Saturday, September 08, 2007

Choice or no choice, it doesn't matter

Xanthippas' briefly covered the issue of homosexuality as a choice a few months ago, but after seeing a clip of the LOGO debate on The Daily Show, which you can watch here, I felt it was necessary to once again address the issue.

To summarize, host Melissa Etheridge asked New Mexico Governor Bill Richardson whether he believed homosexuality was a choice, to which he answered that he believed it was. I'm not sure why the question was asked though, or if it's even a question that needs to be addressed. I really think that getting hung up on whether homosexuality is a choice simply retards the movement to equality.

Homosexuality has, as far as we can gather, always been a part of human nature. In all times, in all places, some people are homosexual. That's no surprise whether you're arguing for environment or nature. What history teaches us though is that to a certain degree homosexual behavior is a social choice. The most obvious case for this is the ancient Greeks, who we love to romanticize as ideal men, warriors and philosophers (or as the Spartans in 300), but most people do forget to mention that these guys thought men should only love men and only use women for reproductive purposes (yes, 300 was inaccurate on that point). They not only theorized; they did it (did each other, that is). For those who argue the case of inherency, the burden is on them to show how homosexuality could possibly be the default for 100% of men, while being at normal levels in women, and how, when this society was ended, the succeeding generations of men were straight. There are other instances of social homosexuality in history, especially in places where warrior cultures were predominant (such as Japan among the samurai).

It seems easy then for (let's call them) Choice-ists to insist, based on these examples, that this proves homosexuality is a choice. Inherentists, what's your argument now? Ah, well, let's not forget of course that there have also been societies where homosexuality is highly discouraged. Such as our own, even now in some places (like anywhere outside the major cities). Places where you would be killed for being gay. So why do people do it then, for the rush? If it's teens, are they just rebelling in the most extreme way they can think of? Come on, kids smoke, they don't risk death and (especially) humiliation just to rebel. Nor, if they're rebelling, do they try to do it so that no one finds out. The whole point of rebellion is to piss off your parents. Furthermore, what about a guy who lives his life straight for 45 years before going gay? Do you suppose he just wakes up one day and decides to play for the other team? That's not likely. And of course, inherency has the support of a growing amount of scientific evidence to support it.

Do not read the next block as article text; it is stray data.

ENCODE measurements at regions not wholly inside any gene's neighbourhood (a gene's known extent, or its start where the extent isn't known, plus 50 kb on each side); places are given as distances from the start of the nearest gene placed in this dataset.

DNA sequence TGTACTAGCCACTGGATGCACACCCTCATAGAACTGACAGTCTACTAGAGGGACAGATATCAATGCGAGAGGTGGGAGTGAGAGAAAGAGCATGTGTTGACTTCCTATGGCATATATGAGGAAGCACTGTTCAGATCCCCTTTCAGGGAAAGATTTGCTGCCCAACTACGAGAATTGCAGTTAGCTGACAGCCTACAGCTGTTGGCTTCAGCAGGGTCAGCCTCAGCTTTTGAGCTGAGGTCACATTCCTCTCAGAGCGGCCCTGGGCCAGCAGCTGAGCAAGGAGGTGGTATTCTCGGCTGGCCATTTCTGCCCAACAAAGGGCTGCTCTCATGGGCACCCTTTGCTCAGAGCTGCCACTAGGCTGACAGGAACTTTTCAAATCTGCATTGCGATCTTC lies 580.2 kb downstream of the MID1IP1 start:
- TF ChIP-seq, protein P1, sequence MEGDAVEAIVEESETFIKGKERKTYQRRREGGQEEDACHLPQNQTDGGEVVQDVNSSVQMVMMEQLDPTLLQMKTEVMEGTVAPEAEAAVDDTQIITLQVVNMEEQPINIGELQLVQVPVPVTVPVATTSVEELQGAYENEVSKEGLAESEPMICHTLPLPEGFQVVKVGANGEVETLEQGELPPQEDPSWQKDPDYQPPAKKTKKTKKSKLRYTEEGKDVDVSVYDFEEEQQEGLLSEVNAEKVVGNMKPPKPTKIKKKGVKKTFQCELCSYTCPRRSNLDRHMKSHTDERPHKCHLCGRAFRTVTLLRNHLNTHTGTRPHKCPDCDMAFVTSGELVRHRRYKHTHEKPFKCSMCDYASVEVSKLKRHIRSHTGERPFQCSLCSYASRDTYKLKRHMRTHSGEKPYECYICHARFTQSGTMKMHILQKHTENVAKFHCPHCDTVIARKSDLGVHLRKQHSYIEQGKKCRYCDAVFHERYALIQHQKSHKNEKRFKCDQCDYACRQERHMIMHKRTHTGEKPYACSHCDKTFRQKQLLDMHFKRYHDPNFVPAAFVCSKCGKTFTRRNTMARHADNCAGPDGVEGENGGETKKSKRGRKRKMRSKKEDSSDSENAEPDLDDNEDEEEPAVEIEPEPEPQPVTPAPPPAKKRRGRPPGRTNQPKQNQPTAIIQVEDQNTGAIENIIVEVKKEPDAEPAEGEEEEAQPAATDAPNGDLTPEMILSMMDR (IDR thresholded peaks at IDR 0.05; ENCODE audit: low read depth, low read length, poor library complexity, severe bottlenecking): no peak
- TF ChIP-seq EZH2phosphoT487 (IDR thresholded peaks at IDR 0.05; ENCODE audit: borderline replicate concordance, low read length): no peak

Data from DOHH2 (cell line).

But having said all that, does it matter whether or not it's a choice? I suppose there might be some folks who would agree that if homosexuality is not a choice, homosexuals shouldn't be penalized for being themselves. But for the most part, it won't matter to those who are either just plain homophobes or those who back their position with the Bible. And of course, those of us who are willing to give gays equal rights and treatment under the law don't care why people are gay. So who does it matter to? Gays themselves? Is that why Melissa Etheridge asked the question? If so, I'm not going to fault her for it, but if the point is to gain wider acceptance among the straight people, well, it just doesn't matter.

Of course I'm nobody special, and not a lot of people are going to hear what I have to say, but know this: I will never quit advocating equal rights for gays whether you just up and decide that one day you're gay or if you know it from birth. That's not because I love gays so much or encourage homosexuality (I will be horrified if any of the children in my extended family grow up gay), but because no matter who you are or how you decide to live, your rights should be equal to mine. Just because my wife and I can have children made from both of us, we're not going to be better parents than a gay couple. As a matter of fact, I could point out many instances where people had children just because they got pregnant, and it turned out not to be the right choice for either them or the child. Gays should have parental rights to children. And it's not right for the government to come and take away the money you invested in a life with someone else. That's why you get to keep your spouse's property when they die. Why should that be any different for two men or two women? If the person you want to make the decision on whether to pull the plug on you is the same sex as you, then that's who the hospital should listen to, not your nearest kin.

Gay rights should not be (and in reality are not) predicated upon whether homosexuality is built in or a choice. Gay rights are predicated upon the fact that all Americans are entitled to equal rights, no matter how we feel about the people who claim them. That's argument enough for me, and it should be for those self-righteous pricks who think they get to decide how everyone else lives.

1 comment:

adam said...

Good blog. It doesn't matter and shouldn't matter.